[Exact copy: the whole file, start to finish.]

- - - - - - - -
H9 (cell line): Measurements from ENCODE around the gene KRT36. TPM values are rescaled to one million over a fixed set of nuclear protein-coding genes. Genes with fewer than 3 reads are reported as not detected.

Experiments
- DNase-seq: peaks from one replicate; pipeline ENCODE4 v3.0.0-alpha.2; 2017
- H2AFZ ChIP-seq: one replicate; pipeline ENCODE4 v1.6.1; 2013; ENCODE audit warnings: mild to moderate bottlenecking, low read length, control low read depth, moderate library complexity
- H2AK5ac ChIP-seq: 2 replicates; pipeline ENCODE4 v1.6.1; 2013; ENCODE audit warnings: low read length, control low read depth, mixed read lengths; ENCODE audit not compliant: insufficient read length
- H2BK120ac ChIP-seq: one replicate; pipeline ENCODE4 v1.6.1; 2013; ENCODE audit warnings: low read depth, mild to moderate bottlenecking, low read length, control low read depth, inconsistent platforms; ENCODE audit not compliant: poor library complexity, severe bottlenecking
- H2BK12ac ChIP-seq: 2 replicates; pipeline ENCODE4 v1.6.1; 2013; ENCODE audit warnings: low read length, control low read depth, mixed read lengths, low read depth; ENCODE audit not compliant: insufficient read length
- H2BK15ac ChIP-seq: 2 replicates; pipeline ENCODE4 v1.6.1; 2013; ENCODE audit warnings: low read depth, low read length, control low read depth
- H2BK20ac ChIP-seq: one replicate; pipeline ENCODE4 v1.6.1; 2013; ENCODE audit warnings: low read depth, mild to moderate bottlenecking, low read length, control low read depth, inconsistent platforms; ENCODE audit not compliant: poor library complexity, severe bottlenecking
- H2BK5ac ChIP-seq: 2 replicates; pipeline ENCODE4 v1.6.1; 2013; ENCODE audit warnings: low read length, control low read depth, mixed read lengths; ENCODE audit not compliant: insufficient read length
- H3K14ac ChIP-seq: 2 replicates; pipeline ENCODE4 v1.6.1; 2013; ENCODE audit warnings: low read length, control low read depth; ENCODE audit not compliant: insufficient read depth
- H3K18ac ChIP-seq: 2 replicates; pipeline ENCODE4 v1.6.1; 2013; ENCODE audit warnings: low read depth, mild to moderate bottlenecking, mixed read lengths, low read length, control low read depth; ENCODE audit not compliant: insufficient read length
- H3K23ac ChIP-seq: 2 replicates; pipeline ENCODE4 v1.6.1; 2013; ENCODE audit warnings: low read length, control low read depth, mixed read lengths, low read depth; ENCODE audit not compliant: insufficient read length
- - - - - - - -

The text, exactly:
H9 (cell line): Measurements from ENCODE around the gene KRT36. TPM values are rescaled to one million over a fixed set of nuclear protein-coding genes. Genes with fewer than 3 reads are reported as not detected.

Experiments
- DNase-seq: peaks from one replicate; pipeline ENCODE4 v3.0.0-alpha.2; 2017
- H2AFZ ChIP-seq: one replicate; pipeline ENCODE4 v1.6.1; 2013; ENCODE audit warnings: mild to moderate bottlenecking, low read length, control low read depth, moderate library complexity
- H2AK5ac ChIP-seq: 2 replicates; pipeline ENCODE4 v1.6.1; 2013; ENCODE audit warnings: low read length, control low read depth, mixed read lengths; ENCODE audit not compliant: insufficient read length
- H2BK120ac ChIP-seq: one replicate; pipeline ENCODE4 v1.6.1; 2013; ENCODE audit warnings: low read depth, mild to moderate bottlenecking, low read length, control low read depth, inconsistent platforms; ENCODE audit not compliant: poor library complexity, severe bottlenecking
- H2BK12ac ChIP-seq: 2 replicates; pipeline ENCODE4 v1.6.1; 2013; ENCODE audit warnings: low read length, control low read depth, mixed read lengths, low read depth; ENCODE audit not compliant: insufficient read length
- H2BK15ac ChIP-seq: 2 replicates; pipeline ENCODE4 v1.6.1; 2013; ENCODE audit warnings: low read depth, low read length, control low read depth
- H2BK20ac ChIP-seq: one replicate; pipeline ENCODE4 v1.6.1; 2013; ENCODE audit warnings: low read depth, mild to moderate bottlenecking, low read length, control low read depth, inconsistent platforms; ENCODE audit not compliant: poor library complexity, severe bottlenecking
- H2BK5ac ChIP-seq: 2 replicates; pipeline ENCODE4 v1.6.1; 2013; ENCODE audit warnings: low read length, control low read depth, mixed read lengths; ENCODE audit not compliant: insufficient read length
- H3K14ac ChIP-seq: 2 replicates; pipeline ENCODE4 v1.6.1; 2013; ENCODE audit warnings: low read length, control low read depth; ENCODE audit not compliant: insufficient read depth
- H3K18ac ChIP-seq: 2 replicates; pipeline ENCODE4 v1.6.1; 2013; ENCODE audit warnings: low read depth, mild to moderate bottlenecking, mixed read lengths, low read length, control low read depth; ENCODE audit not compliant: insufficient read length
- H3K23ac ChIP-seq: 2 replicates; pipeline ENCODE4 v1.6.1; 2013; ENCODE audit warnings: low read length, control low read depth, mixed read lengths, low read depth; ENCODE audit not compliant: insufficient read length